extended, this serves solely as a lining, if not, as, in part, extension to the original cell, providing the space necessary for the metamorphosis.
During the three weeks of the pupal period the pupa is quiescent, except for occasional twitchings of the abdomen. About two days before emergence the muscles of the appendages begin to undergo periodic contractions, which carry the pupa to the end of the cell, and rotate it to some degree. At the same time the jaws become functional, and the continued action results in the removal of the lid of the cell and the emergence of the wasp to assume its share in the duties of the wasp community.
Behavior of the Newly Excluded Worker.
The study of the newly excluded wasp is extremely interesting and throws some light, I think, on the character of its mental activities. There is at the outset considerable variation observable in its actions. Sometimes the little worker does not take the trouble to cut the lid of its cell entirely away, occasionally it not only cuts away the lid, but neatly trims the edges of the cell, and very rarely it pushes its head into the cell, as if to satisfy a curiosity concerning the place whence it has come, even making comparisons from the contents of neighboring cells. But I question whether this performance is rewarded by any intelligence.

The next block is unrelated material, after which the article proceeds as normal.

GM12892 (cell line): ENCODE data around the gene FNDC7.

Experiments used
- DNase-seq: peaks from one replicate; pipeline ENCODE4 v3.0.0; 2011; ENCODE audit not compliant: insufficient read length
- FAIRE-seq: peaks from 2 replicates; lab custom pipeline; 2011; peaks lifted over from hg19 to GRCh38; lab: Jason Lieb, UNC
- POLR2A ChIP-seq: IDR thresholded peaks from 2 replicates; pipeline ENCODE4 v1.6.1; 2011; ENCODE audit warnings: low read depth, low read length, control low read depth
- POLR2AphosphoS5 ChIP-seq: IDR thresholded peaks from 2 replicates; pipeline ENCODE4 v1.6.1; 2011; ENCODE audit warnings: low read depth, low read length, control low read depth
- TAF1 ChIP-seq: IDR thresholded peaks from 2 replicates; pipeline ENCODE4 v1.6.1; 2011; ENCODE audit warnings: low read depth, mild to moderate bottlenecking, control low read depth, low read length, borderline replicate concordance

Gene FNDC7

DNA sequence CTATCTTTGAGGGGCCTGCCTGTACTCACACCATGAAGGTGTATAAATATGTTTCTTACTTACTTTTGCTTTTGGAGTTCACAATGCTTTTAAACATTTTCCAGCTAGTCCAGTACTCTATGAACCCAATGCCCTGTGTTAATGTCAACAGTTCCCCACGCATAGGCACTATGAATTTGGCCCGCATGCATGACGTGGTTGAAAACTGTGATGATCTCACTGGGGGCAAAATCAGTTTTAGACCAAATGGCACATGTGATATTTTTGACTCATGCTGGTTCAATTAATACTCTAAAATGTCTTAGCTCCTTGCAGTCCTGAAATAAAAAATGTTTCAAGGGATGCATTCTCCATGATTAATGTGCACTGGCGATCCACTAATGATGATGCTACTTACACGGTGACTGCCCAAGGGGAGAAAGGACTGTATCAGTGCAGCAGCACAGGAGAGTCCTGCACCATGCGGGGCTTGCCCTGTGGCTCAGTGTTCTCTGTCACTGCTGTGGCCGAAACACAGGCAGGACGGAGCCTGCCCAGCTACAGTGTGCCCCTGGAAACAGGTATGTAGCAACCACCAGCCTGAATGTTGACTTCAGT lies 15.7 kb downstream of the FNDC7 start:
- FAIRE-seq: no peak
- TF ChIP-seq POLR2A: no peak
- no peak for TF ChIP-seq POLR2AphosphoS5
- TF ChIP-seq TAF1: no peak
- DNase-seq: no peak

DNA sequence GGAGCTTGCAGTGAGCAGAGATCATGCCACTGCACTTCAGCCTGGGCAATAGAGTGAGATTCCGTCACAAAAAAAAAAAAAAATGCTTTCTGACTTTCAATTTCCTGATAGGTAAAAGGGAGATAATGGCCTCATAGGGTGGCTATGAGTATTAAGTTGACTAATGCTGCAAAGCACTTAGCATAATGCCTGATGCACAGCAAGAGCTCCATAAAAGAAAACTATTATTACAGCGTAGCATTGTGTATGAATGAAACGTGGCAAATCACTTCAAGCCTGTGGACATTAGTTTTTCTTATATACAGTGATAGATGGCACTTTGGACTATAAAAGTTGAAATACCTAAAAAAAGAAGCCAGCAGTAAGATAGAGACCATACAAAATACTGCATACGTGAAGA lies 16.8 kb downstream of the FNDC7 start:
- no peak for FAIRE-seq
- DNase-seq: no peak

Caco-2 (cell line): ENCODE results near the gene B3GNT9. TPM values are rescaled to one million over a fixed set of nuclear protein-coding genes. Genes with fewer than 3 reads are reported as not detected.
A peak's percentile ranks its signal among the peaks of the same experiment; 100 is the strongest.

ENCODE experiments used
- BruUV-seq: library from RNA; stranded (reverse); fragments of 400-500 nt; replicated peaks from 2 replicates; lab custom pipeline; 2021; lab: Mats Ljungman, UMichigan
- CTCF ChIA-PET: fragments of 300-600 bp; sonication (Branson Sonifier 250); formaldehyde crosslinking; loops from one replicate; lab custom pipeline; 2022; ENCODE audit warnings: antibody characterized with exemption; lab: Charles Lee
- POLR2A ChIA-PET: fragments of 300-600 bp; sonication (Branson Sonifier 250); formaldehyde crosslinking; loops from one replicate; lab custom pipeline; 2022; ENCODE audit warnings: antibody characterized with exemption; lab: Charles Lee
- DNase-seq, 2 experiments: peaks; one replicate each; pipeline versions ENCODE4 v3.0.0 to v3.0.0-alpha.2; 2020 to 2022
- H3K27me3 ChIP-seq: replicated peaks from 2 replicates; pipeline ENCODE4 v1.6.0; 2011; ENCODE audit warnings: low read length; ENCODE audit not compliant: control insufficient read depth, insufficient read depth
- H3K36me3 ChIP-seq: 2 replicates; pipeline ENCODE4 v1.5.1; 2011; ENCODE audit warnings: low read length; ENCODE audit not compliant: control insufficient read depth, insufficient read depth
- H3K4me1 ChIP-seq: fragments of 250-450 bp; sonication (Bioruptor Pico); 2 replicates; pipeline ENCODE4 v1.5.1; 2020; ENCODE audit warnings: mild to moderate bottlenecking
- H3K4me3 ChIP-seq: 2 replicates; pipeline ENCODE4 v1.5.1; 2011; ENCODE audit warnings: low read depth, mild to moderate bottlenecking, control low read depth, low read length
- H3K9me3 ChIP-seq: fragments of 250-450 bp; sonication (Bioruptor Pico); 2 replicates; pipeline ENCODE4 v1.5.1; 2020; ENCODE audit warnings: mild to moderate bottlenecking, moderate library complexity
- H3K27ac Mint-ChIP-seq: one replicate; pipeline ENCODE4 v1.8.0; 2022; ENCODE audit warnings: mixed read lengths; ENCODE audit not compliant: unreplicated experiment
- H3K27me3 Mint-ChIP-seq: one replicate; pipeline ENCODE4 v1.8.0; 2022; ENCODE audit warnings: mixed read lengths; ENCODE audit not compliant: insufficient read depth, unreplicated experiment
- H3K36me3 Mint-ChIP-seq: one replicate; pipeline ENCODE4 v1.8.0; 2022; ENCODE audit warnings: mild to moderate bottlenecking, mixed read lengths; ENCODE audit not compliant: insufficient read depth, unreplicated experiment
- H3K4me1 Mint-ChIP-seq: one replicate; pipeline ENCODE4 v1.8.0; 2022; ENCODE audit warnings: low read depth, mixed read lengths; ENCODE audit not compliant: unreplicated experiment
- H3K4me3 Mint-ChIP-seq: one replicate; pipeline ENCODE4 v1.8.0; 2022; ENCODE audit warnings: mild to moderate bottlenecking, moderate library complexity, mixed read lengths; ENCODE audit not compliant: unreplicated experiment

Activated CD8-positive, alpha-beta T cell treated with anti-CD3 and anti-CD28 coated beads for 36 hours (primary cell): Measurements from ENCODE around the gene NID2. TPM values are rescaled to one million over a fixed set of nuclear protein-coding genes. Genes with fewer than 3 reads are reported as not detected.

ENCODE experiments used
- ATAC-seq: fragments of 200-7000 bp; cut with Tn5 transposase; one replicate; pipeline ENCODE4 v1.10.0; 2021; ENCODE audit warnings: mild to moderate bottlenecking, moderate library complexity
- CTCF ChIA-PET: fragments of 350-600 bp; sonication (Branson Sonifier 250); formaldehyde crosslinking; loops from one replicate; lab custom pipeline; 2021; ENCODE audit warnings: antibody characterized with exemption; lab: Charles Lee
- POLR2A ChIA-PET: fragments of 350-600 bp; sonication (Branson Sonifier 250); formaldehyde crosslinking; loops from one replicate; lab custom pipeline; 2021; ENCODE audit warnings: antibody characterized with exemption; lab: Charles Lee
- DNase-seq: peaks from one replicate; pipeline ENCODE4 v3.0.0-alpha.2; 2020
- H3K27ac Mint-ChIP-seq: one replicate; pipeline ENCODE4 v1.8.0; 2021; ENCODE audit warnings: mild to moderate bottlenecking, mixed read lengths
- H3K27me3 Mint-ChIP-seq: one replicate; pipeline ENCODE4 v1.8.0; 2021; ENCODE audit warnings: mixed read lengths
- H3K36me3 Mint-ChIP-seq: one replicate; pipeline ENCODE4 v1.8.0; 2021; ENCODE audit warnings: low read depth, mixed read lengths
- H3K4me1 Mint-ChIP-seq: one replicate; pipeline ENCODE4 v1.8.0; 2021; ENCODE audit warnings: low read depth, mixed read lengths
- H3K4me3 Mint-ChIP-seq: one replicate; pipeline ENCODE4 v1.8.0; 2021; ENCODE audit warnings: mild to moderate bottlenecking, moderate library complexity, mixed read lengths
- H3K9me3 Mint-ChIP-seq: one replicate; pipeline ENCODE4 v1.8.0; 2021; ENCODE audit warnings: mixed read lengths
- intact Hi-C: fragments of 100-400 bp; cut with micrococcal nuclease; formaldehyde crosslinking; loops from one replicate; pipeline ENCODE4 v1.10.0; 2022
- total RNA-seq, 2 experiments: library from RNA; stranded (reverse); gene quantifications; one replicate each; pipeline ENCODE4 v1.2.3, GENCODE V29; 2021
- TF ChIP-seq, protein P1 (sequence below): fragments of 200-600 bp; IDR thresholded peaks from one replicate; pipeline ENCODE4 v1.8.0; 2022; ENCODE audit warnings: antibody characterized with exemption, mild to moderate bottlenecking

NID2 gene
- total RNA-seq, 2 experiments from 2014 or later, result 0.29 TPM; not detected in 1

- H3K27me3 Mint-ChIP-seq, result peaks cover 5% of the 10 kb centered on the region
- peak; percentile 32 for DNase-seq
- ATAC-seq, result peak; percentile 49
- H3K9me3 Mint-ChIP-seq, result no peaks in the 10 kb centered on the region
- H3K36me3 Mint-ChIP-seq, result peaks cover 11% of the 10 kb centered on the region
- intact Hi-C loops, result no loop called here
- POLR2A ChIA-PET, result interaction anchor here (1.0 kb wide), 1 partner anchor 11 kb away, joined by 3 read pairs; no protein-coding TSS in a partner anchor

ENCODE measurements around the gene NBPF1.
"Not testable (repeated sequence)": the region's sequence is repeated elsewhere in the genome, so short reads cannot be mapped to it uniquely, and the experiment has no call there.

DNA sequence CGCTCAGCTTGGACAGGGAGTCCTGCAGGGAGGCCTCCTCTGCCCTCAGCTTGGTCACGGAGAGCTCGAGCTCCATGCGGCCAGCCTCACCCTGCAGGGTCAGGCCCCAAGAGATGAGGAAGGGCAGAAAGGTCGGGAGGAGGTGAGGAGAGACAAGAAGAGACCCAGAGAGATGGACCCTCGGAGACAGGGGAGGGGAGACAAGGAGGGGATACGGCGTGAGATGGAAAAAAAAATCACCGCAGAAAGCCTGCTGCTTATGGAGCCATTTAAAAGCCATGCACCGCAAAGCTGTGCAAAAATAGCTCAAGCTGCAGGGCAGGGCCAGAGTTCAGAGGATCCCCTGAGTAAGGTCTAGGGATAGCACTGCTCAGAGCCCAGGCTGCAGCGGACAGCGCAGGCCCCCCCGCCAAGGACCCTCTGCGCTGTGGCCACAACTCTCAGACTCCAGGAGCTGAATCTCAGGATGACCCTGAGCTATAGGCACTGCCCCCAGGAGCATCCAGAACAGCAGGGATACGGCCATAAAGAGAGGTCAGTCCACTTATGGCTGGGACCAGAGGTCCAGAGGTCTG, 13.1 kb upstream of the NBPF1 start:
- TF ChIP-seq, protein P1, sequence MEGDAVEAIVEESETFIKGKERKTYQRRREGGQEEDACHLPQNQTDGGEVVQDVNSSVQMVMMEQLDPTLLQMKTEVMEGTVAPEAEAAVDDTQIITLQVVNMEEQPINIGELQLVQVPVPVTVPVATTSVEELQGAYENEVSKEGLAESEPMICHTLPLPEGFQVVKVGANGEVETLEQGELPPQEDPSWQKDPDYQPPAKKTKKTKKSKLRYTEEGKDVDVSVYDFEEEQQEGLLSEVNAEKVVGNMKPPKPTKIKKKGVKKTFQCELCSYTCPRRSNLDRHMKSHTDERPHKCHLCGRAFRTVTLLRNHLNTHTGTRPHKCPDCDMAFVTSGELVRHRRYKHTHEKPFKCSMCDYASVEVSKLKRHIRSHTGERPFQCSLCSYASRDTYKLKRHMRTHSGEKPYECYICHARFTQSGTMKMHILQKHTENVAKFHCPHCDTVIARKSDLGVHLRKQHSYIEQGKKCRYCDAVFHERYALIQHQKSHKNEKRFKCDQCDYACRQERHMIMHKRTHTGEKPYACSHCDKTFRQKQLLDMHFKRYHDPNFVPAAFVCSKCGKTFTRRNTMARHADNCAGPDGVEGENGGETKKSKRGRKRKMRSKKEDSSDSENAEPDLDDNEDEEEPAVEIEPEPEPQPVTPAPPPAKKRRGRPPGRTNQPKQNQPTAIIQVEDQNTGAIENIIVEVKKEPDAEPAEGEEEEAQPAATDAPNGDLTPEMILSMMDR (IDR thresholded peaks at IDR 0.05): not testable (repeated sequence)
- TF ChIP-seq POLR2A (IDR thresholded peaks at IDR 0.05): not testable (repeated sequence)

Emergence accomplished, there ensues a period of quiescence, which for the most part is passed on the back of the nest, and which is probably necessary to the proper hardening of the tissues. Meanwhile the queen does not cease her labors, but makes it her first duty to clean out the cell left vacant by the newly excluded imago and lay an egg in it. Returning, perhaps, a little later with a ball of food, she thrusts it into the face of the worker, but no notice is taken of it, and she proceeds alone with the work of malaxation and distribution. This may be repeated several times before the young worker finally accepts the urgent invitation to take up its family responsibilities. There is no doubt that the worker sees what the queen is doing, and when, after apparently watching her go through the process of malaxate and dispensing the food several times, it comes up to take part of it and do the same, the inference is perfectly natural that the worker is imitating its mother. This idea is strengthened when we observe that it takes the young one about three times as long as its mother, to accomplish the task of feeding, and that there is great uncertainty displayed in offering the food to the larvae. The young worker is apt to waste much time in poking its head into the wrong cells, and running unnecessarily about over the face of the nest.
To test whether the worker learns to do its work by imitation, I removed one nest, whose founder was missing, to a place half a mile distant from any known nest before any of the workers had emerged.